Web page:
SmartQ’s $99 Z Watch smartwatch reviewed

The whole smartwatch category is pretty new, but we already have the first of the budget devices, with SmartQ delivering Android on a wristwatch for $99. Is it worth your money, or should you just spend the extra?

Features

Cast from a similar set of specs as many a phone, the SmartQ Z Watch aims to start the budget smart watch category off with something like a device you may already own.

Like other smartwatches, the Z Watch is built to be small, and provides a screen just big enough to provide the time, updates, and a little control over your phone from afar.

To make this happen, there’s a 1GHz processor inside the Z Watch, supported by 512MB RAM and 4GB of storage, with only two gigabytes available to you.

A smartwatch isn’t meant to replace your phone, and as such, there is no microSD slot here, so you’re stuck with the storage capacity you’re given, though you can attach the watch to a computer to move files to it by way of a USB to 3.5mm cable, which also charges the handset.

Wireless support is built into the Z Watch, as it wouldn’t be a “smart” device if it skipped it, and includes 802.11b/g/n WiFi, Bluetooth 4.0 with support for Bluetooth LE, while the wired connections are all handled through the 3.5mm headset jack.

A vibration motor provides alerts in a tactile haptic form on your wrist, and you can even take the Z Watch into water, with IPX7 resistance capable of taking up to one metre of water for as much as 30 minutes.

This technology sits under a 1.54 inch touchscreen, capable of running a resolution of 240×240, accompanied by two physical buttons for power and back, both of which sit on the right edge of the wrist watch.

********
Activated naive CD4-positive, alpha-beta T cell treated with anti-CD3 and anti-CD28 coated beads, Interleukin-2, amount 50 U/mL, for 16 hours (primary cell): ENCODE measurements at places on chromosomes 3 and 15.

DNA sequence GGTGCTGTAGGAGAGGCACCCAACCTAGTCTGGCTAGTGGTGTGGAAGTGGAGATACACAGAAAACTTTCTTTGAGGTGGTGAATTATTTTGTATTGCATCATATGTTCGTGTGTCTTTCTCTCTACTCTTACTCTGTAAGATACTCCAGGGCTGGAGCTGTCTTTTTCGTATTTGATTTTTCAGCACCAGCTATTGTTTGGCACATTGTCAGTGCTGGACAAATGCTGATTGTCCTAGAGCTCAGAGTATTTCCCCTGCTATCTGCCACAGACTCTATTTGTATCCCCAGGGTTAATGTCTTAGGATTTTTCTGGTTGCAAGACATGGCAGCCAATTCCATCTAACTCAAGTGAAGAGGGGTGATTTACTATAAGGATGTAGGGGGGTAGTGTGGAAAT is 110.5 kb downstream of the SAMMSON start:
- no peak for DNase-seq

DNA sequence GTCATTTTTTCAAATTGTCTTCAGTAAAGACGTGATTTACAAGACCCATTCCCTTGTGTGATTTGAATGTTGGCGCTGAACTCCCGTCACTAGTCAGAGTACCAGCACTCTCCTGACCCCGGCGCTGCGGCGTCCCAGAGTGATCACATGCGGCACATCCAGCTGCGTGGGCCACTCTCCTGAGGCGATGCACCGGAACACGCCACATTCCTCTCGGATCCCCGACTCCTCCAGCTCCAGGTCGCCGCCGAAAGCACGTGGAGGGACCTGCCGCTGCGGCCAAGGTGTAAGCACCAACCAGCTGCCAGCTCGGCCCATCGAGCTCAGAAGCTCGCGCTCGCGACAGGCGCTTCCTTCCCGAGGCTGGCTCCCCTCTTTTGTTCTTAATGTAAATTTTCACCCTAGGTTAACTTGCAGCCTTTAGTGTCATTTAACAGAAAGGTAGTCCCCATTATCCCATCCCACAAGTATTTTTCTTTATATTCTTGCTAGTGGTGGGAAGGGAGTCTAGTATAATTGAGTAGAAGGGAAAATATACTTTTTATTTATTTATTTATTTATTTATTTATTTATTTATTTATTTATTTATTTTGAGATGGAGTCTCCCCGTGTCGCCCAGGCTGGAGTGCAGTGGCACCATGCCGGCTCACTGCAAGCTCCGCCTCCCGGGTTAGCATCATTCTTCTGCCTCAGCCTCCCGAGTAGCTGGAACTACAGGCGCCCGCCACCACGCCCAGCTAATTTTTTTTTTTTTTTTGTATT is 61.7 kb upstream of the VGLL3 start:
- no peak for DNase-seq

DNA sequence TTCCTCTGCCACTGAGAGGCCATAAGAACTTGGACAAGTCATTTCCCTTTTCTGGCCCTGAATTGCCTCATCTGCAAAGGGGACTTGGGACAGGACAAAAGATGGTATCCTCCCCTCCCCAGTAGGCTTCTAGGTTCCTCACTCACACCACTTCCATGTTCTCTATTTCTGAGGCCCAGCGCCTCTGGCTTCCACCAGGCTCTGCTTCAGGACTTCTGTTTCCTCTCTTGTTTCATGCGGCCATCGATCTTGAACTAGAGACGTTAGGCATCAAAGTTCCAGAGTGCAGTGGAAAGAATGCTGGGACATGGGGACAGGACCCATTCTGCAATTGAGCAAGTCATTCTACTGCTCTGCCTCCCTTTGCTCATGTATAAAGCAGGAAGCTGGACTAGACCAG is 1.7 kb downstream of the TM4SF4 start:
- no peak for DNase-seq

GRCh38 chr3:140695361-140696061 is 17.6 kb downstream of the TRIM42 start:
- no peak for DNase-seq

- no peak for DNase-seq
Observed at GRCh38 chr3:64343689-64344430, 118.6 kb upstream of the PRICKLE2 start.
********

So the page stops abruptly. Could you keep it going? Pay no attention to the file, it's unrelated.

The SmartQ Z Watch runs on a 300mAh battery which is not removable.

Performance

Are we really there yet, in a place where smartwatches are coming in below the $150 price point?

It seems we might be, with Australian e-tailer Millennius getting its hands on the SmartQ Z Watch, one of the first budget wrist-based wearables, relying on a 1.54 inch screen sitting atop what basically constitutes a modem-less Android phone, except for your wrist.

Design-wise, you’re not looking at something where a classy fashion designer has given it the look a lot of time and pride, unlike Samsung’s Galaxy Gear, which is shiny, special, and looks like it could blend in with the company’s smartphones.

Rather, it’s a basic black square on an even more basic rubber band, and brings to mind the sort of aesthetic that would be churned out by someone who wasn’t thinking about looks, and only concentrated on functionality.

Unfortunately, that part isn’t well handled either.

But before we get to that issue, we need to talk about the box, which is pretty barebones.

Open it up and you’ll find the watch around a cushion, and a 3.5mm to USB cable underneath. That’s the entire package, so if you’re the sort of person that needs manuals, look elsewhere, as there’s none to be had here.

Grab the watch and switch it on, and you’ll be greeted to a very customised take on Android. Using the watch requires using your fingers, which given the touchscreen display makes a lot of sense.

To get around, you’ll be swiping from left to right, tapping on apps to enter them, and using two fingers in a broad stroke down to leave them.

There are two physical buttons for you to use, with the first acting as a power button, and the second working for a back button, though as soon as you press that physical back button, the Z Watch’s software will politely remind you that you should be swiping down with two fingers to go back, not using the button that you so pleasantly pushed.

The apps provided for you are reasonably limited, and include some pretty obvious ones such as a timer, weather app, file explorer, music, and links to applications that rely on your phone, including SMS, notifications, call logs, calendar, and contacts.

The menu system for the Z Watch. These are the app you get.

“Sleep” seems to be one of the most reliable apps, tracking your sleep patterns as long as you keep the app open, which could prove interesting if you start to toss and turn. Close it and it turns off, so just don’t close it until you’re awake.

“Recorder” is exactly what it sounds like, providing a voice or sound recorder on your wrist, with the files available as soon as you plug the Z Watch into a USB port using the special 3.5mm to USB cable that comes with the watch.

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